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CCSVI ten years later

Posted: Thu Jun 04, 2020 12:39 am
by frodo
Chronic cerebrospinal venous insufficiency, ten years after. New headlights on a venous disease that enriched the vascular world ... /view/9053

Pdf available at ... /9053/8779


Two very recent scientific papers have re-opened a debate on a vascular issue, chronic cerebrospinal venous insufficiency (CCSVI), that apparently was sent in a corner by other trials and some Editorial hasty conclusions. The never-ending debate is still open and, perhaps, a one-year truce helped to calm waters and sort out, as by means of a sandbox, the situation from the vascular point of view. Before discussing why these recent papers have widened the path for CCSVI, some mind refreshing is mandatory, since the opinions are spread in all directions and a concise summary may help for those that are newcomers in this issue.

Venous disease is present in every medicine textbook and always regarded a pathological vein condition for the lower limbs. Hemorheological remedies, both medical and surgical, have so far principally aimed to relieve symptoms and correct hemodynamic aspects, improving quality of life and slowing a process that apparently cannot be stopped. The term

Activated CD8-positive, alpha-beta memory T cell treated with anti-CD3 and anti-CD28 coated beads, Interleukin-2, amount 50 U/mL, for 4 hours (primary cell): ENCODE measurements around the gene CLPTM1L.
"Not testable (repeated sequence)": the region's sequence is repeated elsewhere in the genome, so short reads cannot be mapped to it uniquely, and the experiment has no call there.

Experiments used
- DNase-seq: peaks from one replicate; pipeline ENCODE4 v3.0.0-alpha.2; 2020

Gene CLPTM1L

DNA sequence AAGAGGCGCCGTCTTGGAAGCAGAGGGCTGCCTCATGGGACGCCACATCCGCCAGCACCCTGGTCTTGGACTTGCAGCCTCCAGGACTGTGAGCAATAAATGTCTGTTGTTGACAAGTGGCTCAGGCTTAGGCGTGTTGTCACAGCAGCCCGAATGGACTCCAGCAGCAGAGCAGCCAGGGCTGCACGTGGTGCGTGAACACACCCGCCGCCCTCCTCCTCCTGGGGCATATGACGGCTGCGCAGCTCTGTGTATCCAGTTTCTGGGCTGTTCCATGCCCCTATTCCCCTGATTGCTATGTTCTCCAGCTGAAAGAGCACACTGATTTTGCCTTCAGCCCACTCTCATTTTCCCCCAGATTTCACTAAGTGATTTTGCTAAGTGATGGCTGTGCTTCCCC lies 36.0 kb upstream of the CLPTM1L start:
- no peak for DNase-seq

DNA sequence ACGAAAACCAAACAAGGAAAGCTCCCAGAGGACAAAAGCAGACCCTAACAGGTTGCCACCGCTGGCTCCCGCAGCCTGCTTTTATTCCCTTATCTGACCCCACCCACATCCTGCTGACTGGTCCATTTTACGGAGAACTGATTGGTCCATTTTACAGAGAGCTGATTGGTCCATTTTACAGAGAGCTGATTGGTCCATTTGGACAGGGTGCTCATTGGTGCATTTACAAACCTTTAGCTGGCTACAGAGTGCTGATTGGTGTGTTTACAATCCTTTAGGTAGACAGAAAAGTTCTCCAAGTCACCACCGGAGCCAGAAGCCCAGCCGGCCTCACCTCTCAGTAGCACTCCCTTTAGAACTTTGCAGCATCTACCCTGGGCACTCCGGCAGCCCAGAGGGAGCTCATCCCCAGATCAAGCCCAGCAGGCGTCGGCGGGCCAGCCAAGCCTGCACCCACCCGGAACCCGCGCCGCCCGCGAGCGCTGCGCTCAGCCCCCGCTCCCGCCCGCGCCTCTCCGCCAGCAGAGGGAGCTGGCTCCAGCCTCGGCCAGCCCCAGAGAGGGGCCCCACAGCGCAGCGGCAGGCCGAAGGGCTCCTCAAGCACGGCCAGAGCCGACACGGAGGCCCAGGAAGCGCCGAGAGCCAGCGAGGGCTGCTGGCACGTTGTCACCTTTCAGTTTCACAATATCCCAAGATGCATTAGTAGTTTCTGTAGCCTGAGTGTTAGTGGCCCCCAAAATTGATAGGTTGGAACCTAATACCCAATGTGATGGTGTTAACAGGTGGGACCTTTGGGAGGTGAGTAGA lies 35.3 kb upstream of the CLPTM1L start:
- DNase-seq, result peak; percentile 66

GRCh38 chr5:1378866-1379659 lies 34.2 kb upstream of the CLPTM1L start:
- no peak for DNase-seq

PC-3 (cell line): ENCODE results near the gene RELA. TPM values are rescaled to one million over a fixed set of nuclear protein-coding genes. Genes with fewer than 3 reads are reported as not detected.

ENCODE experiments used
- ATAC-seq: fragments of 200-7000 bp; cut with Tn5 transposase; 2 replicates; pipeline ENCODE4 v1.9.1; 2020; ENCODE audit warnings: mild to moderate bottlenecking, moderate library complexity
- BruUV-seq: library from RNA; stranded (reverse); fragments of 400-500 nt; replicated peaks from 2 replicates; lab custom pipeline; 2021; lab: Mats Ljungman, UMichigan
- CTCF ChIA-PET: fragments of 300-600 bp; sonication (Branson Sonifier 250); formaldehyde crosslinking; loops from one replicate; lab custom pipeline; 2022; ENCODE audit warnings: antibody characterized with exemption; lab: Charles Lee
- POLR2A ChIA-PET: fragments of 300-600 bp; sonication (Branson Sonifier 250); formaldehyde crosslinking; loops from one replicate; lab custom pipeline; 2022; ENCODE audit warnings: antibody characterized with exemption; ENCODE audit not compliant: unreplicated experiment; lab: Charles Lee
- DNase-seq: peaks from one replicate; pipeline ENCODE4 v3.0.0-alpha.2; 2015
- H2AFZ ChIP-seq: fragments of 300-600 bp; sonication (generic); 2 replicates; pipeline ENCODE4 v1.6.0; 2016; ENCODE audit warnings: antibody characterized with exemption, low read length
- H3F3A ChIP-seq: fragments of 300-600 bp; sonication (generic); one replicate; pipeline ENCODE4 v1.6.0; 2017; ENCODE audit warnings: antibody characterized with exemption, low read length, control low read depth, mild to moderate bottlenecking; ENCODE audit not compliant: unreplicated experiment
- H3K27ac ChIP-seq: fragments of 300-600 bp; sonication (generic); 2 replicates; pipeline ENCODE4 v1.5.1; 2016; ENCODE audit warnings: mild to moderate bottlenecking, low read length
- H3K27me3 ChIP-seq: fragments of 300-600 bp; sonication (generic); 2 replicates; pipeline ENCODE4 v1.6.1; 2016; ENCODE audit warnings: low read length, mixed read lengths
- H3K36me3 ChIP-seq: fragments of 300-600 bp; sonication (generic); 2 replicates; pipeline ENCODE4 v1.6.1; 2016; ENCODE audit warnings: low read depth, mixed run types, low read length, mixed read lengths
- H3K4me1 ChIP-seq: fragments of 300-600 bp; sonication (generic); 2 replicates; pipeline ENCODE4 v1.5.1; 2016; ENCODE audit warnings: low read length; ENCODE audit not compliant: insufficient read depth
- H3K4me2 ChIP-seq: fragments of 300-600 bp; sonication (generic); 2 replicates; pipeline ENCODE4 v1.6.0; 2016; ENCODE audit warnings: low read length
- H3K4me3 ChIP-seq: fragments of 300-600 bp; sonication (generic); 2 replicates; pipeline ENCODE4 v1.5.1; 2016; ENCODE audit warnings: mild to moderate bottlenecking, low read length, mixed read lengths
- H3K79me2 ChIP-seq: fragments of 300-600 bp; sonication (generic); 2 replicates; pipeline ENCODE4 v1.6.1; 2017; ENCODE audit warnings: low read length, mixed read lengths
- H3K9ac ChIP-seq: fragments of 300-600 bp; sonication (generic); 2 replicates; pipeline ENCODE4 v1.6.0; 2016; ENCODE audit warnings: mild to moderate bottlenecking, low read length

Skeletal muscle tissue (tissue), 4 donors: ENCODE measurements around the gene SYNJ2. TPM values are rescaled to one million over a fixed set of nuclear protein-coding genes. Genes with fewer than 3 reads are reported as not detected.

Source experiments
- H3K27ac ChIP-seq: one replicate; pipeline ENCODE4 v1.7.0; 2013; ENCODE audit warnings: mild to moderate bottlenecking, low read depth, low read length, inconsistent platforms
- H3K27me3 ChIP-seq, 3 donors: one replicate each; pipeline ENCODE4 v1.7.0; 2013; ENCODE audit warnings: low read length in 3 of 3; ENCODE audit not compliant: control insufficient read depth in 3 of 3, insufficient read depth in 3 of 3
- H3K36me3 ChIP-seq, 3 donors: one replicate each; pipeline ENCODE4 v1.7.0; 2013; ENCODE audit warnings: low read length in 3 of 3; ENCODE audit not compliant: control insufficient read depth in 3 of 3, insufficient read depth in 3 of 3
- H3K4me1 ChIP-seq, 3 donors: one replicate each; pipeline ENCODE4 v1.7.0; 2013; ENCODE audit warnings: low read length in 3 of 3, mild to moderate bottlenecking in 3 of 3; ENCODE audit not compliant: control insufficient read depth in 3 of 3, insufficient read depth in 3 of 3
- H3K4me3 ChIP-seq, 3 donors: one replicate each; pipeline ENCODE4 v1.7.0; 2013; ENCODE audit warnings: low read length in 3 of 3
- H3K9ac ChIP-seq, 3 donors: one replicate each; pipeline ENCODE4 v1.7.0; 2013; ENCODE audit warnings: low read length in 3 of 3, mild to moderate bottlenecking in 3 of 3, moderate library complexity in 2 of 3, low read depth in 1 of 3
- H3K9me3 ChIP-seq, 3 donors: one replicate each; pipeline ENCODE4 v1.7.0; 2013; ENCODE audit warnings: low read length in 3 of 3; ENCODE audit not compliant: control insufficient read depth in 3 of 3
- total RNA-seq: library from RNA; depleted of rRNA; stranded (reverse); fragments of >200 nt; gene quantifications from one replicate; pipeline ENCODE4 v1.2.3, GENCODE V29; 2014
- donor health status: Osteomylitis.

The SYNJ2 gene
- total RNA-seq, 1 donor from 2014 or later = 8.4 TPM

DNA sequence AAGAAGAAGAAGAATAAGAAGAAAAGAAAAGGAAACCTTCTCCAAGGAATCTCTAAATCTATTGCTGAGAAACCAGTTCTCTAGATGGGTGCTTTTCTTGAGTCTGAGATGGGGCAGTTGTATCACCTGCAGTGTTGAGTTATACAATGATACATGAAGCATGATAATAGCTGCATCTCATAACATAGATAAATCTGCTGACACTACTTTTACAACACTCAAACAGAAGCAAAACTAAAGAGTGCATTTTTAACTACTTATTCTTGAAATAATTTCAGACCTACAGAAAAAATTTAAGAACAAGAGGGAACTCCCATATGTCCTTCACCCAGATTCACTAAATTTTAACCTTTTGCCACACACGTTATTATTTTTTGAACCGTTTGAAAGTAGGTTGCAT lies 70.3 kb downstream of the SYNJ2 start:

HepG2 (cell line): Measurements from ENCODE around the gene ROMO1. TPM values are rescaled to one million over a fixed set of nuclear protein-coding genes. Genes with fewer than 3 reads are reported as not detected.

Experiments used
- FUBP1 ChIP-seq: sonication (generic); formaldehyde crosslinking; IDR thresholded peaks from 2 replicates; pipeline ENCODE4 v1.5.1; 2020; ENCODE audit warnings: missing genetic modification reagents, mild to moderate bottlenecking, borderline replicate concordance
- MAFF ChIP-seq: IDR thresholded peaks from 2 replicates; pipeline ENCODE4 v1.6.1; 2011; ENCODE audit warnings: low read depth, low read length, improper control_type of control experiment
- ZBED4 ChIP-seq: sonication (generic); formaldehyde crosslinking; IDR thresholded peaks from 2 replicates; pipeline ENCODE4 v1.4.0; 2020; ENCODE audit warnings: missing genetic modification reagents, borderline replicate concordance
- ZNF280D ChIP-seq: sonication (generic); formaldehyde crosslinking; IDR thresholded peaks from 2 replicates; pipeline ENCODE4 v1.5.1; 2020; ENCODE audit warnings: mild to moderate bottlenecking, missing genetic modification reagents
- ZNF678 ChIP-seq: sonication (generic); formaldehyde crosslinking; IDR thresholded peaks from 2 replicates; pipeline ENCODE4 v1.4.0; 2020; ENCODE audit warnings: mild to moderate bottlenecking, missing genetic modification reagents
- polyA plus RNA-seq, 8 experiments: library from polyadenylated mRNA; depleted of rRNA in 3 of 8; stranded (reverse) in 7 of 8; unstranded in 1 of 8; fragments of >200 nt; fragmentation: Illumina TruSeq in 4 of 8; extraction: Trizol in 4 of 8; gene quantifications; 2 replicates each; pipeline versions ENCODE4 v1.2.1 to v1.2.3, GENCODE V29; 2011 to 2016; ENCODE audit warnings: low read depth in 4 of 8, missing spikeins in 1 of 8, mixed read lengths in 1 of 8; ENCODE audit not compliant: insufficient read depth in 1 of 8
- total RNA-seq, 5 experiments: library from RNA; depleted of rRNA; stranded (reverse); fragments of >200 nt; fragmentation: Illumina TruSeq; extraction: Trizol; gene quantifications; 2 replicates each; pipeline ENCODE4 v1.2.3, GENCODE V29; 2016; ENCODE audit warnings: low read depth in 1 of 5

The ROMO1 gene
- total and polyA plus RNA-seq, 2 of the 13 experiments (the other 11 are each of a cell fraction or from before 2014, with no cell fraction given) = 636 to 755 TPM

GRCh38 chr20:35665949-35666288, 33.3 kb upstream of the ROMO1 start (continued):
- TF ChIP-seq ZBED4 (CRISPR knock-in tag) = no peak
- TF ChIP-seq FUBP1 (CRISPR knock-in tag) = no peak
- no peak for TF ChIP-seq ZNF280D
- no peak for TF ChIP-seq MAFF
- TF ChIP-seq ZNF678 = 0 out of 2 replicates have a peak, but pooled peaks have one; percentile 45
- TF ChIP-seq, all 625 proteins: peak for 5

chronic itself means that the disease cannot be completely removed and this condition should always be remembered.

Ten years ago Paolo Zamboni opened the fossilized gaze from the lower limbs to the brain and reminded us that there is a
venous return system in this district too. Like for the lower limbs, a cerebral venous return misfunction can give consequences and, coincidentally, this situation is most present in some progressive neurological diseases. At that time the attention was focalized on one specific category of disease: multiple sclerosis (MS).


... promptly labeled ineffective with the omission that more than 50% of the treated popula ion indeed had received benefits, without this being the principal aim of the Trial.

.. the patterns of the progressive subgroup were analyzed separately from the relapsing-remitting one, ... We can comment further observations that come from two new published Studies.

The first from the Journal of Endovascular Therapy, where Dr Zamboni and Colleagues report a reanalysis of all patients enrolled in the Brave Dreams, but this time also including secondary/progressive MS patients.

...demonstrated how vein angioplasty had a significant effect upon the diseases’ activity, quantified by freedom imaging of new cerebral lesion development on MRI and/or decreased activity of existing lesions at 12 months in a population that included SP MS patients in addition to the RR group.

... it proves the equivalence between re-established drainage flow and the absence of formation of new plaques, which
is the anatomy-pathological essence.